Concentration polarization and metal dendrite initiation in isolated electrolyte microchannels†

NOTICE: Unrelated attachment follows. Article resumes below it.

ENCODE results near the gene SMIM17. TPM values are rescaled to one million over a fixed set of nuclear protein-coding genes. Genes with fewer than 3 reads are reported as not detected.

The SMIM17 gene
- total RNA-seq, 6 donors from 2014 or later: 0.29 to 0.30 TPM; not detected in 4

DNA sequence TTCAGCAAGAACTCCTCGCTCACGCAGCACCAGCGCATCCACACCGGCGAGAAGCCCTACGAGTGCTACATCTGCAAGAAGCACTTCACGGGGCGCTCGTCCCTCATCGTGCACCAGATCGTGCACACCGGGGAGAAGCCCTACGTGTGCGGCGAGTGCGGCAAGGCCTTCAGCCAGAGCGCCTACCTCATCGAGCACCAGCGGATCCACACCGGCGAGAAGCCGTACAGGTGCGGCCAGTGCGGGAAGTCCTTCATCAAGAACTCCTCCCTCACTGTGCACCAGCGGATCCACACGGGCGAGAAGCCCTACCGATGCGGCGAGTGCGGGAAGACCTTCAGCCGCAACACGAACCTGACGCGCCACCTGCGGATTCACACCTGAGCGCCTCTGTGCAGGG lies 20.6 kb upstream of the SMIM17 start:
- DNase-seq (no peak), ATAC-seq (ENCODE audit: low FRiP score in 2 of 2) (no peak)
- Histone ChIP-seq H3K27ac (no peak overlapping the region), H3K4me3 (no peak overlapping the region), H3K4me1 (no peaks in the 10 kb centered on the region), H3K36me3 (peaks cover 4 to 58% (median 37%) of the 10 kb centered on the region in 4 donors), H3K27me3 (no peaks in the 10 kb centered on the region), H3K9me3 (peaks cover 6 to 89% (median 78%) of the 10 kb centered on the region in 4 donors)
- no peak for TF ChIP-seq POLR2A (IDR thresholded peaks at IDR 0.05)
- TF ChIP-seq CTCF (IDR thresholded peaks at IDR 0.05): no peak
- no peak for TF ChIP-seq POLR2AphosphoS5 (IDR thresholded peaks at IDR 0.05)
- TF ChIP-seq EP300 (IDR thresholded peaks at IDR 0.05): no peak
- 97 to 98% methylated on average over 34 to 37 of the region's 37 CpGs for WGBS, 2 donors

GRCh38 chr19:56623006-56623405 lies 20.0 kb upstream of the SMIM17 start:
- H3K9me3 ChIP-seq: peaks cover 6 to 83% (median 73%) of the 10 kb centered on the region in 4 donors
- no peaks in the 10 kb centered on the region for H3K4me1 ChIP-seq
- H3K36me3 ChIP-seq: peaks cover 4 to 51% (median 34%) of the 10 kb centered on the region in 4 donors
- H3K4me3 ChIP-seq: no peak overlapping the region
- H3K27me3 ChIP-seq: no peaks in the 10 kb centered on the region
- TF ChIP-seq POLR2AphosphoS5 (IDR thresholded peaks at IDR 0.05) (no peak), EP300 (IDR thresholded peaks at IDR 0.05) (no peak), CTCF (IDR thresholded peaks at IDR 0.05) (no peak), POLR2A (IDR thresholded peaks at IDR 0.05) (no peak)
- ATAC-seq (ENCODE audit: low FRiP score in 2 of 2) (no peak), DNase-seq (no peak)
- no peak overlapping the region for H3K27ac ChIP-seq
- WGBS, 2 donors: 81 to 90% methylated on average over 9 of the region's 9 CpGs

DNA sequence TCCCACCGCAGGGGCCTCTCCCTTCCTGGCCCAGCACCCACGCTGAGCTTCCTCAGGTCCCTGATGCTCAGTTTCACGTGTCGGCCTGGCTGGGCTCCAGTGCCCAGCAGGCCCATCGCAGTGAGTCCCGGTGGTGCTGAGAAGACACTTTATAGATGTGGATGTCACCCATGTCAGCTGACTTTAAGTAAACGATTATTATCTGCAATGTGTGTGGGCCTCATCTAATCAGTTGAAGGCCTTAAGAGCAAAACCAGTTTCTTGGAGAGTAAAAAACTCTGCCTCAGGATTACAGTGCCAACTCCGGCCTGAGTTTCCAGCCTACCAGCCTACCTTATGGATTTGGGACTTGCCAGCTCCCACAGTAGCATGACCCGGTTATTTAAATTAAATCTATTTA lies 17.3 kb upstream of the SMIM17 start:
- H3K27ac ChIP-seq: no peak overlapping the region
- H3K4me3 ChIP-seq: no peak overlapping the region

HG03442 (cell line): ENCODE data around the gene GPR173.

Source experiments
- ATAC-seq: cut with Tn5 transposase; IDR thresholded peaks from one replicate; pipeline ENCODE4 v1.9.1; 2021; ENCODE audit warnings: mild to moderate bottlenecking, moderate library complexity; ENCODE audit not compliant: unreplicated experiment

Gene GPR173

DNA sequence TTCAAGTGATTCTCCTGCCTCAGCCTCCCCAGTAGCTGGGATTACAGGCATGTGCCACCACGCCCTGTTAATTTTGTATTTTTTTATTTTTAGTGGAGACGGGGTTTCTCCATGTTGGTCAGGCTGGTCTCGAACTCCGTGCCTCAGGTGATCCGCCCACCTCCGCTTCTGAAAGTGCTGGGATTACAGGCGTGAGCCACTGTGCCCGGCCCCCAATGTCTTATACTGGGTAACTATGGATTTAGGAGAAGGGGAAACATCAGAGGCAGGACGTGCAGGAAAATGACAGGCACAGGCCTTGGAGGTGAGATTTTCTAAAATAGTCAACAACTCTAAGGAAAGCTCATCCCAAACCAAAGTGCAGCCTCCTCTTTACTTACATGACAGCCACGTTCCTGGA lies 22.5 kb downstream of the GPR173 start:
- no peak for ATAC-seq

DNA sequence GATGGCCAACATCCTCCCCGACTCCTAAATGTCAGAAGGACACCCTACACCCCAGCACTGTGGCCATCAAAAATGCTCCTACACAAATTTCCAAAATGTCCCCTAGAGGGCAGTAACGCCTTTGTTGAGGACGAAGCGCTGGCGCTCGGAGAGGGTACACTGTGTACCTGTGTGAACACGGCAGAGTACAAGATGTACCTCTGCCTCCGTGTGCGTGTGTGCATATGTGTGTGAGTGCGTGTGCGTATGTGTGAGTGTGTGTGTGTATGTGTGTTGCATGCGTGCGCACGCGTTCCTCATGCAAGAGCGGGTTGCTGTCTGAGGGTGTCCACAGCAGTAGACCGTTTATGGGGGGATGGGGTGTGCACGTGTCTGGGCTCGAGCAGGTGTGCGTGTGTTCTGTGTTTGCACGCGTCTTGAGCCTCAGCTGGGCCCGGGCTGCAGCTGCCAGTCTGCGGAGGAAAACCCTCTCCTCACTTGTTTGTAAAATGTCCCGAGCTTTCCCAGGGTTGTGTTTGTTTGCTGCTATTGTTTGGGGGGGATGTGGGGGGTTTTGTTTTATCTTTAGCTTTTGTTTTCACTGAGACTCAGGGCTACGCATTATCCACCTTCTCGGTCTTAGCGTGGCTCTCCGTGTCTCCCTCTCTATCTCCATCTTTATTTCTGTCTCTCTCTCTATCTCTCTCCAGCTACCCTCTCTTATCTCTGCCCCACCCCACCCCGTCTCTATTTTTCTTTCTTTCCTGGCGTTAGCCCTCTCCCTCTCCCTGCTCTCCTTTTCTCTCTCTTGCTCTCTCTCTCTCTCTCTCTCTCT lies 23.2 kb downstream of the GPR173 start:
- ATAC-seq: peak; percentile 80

Lithium metal penetrations through the liquid-electrolyte-wetted porous separator and solid electrolytes are a major safety concern of next-generation rechargeable metal batteries. Penetrations were frequently discovered to occur through only a few isolated channels, as revealed by “black spots” on both sides of the separator or electrolyte, which manifest a highly localized ionic flux or current density. Predictions of the penetration time have been difficult due to the hidden and unclear dynamics in these penetration channels. Here, using glass capillary cells, we investigate for the first time the unexpectedly sensitive influence of channel geometry on the concentration polarization and dendrite initiation processes. The characteristic time for the complete depletion of salt concentration at the surface of the advancing electrode, i.e. Sand's time, exhibits a nonlinear dependence on the curvature of the channel walls along the axial direction. While a positively deviated Sand's time scaling exponent can be used to infer a converging penetration area through the electrolyte, a negatively deviated scaling exponent suggests that diffusion limitations can be avoided in expanding channels, such that the fast-advancing tip-growing dendrites will not be initiated. The safety design of rechargeable metal batteries will benefit from considering the true local current densities and the conduction structures.